SILVA: The environment is a bedrock here, which is something the Republican Party learned a long time ago and is very faithful to. Jeb Bush, the president's brother, will not drill for oil off the shores of...

SESNO: So how is Jeb Bush playing what is happening up Interstate 95?

SILVA: I think he's trying to be a little bit quiet about it. The global warming issue and some of these other issues are fairly involved. Let me go back to my little, informal unscientific measure of phone calls to the senator's office. The number one phone call and e-mail issue is oil drilling in the Alaskan preserve.

SESNO: Jim, the Democrats are trying to use this; are they going to be able to use it and get traction in your view, in your region?

O'TOOLE: I think it's a real danger for the administration if this is one of a series of incremental steps. The Kyoto Treaty in isolation cuts both ways, there's some coal-mining interest around here are quite pleased to see them walk away from that. That is one of the reasons that Gore lost West Virginia, not too far down the road here. But, having said that, there is broad and universal support for environmental protection in general, and I think...

SESNO: There is also broad support -- if I may -- there's also broad support for jobs; right?

O'TOOLE: Well, yeah, despite what's happening -- excuse me, despite what's happening with the stock market, the job picture is still pretty good, so I think the anxiety on that issue isn't quite there yet.

SESNO: Jim O'Toole, Mark Connelly, Mark Silva; thank you very much. I appreciate your time today and your insight.

PANEL: Thank you.

SESNO: Thank you. And now behind the scenes: some of the nation's powerful lobbying groups operate there. And they've mounted major operations in the battle over campaign finance reform. The groups are aiming squarely at the public and at Capitol Hill.


SESNO (voice-over): Ground zero in the effort of advocates by campaign finance reform to push the McCain-Feingold bill through the Senate. Banks of volunteers work the phones trying to woo senators on the fence.

Common Cause says it's spending $400,000 to rally support, through phone banks, e-mail alerts, and personal lobbying, energized by their belief that money has tainted the political system and the time for action is now.

SCOTT HARSHBARGER, PRESIDENT, COMMON CAUSE: We need reform, and we're not going to accept just anything called reform just so it gets by in terms of the politics.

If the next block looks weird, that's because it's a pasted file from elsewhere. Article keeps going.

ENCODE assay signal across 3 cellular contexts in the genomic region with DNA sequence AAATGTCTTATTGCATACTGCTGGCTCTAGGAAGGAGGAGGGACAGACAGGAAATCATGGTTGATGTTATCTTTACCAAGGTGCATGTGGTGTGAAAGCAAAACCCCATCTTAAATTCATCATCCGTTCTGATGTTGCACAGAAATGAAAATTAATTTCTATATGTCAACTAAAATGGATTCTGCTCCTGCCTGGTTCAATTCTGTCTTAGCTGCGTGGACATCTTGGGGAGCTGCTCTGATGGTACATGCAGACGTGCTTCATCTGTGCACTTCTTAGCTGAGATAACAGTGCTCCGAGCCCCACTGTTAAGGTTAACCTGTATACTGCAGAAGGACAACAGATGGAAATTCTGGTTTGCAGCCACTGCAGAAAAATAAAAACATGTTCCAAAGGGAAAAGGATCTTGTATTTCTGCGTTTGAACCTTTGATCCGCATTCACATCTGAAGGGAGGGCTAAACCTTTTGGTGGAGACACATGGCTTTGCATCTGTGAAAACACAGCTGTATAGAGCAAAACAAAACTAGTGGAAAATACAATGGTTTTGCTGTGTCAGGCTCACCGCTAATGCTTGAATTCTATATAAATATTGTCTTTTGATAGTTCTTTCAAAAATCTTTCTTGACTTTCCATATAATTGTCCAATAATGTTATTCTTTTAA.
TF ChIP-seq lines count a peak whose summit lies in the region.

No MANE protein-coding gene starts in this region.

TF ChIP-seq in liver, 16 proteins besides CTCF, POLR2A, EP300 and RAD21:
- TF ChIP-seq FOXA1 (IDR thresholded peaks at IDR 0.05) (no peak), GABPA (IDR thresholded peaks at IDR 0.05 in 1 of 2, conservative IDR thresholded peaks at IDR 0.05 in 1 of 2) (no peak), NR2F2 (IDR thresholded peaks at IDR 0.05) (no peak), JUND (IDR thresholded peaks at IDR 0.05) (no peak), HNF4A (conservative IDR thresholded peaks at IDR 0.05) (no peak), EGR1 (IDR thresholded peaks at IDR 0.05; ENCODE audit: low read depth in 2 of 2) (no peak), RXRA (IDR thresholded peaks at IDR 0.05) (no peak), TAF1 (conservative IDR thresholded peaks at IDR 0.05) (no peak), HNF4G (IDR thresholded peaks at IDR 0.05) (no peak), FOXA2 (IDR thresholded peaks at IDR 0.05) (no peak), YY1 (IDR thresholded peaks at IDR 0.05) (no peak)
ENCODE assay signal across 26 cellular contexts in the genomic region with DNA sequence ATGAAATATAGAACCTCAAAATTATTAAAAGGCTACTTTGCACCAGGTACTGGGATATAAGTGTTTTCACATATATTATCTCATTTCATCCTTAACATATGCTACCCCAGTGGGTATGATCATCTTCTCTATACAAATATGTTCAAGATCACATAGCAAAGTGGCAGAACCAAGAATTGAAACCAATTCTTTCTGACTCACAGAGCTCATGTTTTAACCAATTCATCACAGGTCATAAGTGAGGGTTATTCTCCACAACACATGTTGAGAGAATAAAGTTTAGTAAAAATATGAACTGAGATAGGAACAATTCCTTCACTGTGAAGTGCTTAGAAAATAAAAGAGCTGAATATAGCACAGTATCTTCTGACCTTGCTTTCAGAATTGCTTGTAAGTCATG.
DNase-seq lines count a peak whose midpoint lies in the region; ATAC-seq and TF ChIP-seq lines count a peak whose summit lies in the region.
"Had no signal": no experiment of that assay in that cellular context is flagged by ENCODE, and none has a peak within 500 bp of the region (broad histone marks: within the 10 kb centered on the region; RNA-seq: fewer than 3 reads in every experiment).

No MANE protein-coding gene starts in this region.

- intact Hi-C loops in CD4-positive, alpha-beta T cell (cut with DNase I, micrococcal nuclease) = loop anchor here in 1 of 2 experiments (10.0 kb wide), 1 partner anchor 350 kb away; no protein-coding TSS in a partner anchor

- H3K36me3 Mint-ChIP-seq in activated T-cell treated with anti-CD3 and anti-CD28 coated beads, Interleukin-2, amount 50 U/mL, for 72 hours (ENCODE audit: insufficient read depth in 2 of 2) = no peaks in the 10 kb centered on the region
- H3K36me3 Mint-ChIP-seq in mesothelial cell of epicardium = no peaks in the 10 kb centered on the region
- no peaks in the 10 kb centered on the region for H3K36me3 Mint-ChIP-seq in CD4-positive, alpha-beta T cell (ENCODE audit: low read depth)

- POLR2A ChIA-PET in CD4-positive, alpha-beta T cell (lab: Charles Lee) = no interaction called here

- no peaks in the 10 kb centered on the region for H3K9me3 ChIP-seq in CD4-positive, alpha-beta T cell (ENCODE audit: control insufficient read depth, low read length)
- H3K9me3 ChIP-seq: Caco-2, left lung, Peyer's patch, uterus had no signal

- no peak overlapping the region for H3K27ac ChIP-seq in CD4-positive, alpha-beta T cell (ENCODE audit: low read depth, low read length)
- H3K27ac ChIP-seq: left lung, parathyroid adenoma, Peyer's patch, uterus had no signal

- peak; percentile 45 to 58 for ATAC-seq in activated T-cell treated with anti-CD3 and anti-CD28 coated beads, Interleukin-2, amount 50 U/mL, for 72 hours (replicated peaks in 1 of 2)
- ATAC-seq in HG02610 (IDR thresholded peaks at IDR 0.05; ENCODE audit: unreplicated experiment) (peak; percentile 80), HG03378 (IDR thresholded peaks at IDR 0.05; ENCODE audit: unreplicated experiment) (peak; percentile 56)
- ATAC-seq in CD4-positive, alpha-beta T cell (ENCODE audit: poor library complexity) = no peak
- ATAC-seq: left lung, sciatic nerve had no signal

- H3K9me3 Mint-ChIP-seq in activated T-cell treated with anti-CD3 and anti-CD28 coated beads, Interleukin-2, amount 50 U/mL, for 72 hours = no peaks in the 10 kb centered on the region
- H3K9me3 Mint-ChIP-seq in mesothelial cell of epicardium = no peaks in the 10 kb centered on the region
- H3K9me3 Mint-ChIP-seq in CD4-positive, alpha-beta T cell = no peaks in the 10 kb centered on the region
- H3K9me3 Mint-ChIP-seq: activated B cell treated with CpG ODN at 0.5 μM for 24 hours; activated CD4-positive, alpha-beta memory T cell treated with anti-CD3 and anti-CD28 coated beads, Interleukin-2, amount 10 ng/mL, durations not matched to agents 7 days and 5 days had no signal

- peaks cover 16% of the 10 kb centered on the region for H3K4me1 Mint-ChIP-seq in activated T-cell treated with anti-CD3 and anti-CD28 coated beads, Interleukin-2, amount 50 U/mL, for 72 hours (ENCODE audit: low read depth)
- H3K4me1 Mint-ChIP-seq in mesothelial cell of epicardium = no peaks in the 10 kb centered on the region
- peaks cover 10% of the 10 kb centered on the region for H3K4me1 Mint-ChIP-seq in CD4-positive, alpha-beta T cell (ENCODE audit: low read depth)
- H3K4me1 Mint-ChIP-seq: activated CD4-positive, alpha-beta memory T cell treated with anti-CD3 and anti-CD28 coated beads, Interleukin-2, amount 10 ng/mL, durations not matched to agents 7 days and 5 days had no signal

CAROLYN JEFFERSON-JENKINS, LEAGUE OF WOMEN VOTERS: Please vote for McCain-Feingold without the weakening amendments.

SESNO: The League of Women Voters has enlisted many of their citizen lobbyists, as they're called. The league and some other groups have fought any amendments to the bill that would put more money into the political system.

JEFFERSON-JENKINS: The league is opposed to increasing hard money contributions, but we want to look at the total comprehensive package before we make a decision, as to how we're going to proceed.

SESNO: Meanwhile, those who opposed bill, such as the U.S. Chamber of Commerce, are working just as hard, propelled by their belief that the proposed reform would hinder their access and hamper free speech.

BILL MILLER, U.S. CHAMBER OF COMMERCE: This time, this campaign finance debate is fought with real bullets.

SESNO: The Chamber is just one group in a strong coalition fighting the bill. Others include the Christian Coalition and the National Right to Life Committee. These groups say limiting issue ads would muzzle debate.

DOUGLAS JOHNSON, NATIONAL RIGHT TO LIFE: This is a very high priority for us, because we feel it's essential that we be able to communicate directly with citizens who are concerned with the right to life issue.

SESNO: Trying to build grassroots opposition, the National Right to Life Committee uses its monthly news letter and its Web site, urging members to contact their senators to vote "no" on McCain- Feingold.

SESNO: A notable voice on the coalition against the bill, the American Civil Liberties Union, which usually aligns with liberal causes.

MURPHY: To the extent that you limit someone's ability to get their message out by putting ceilings on how much they can spend, you are limiting their free speech rights.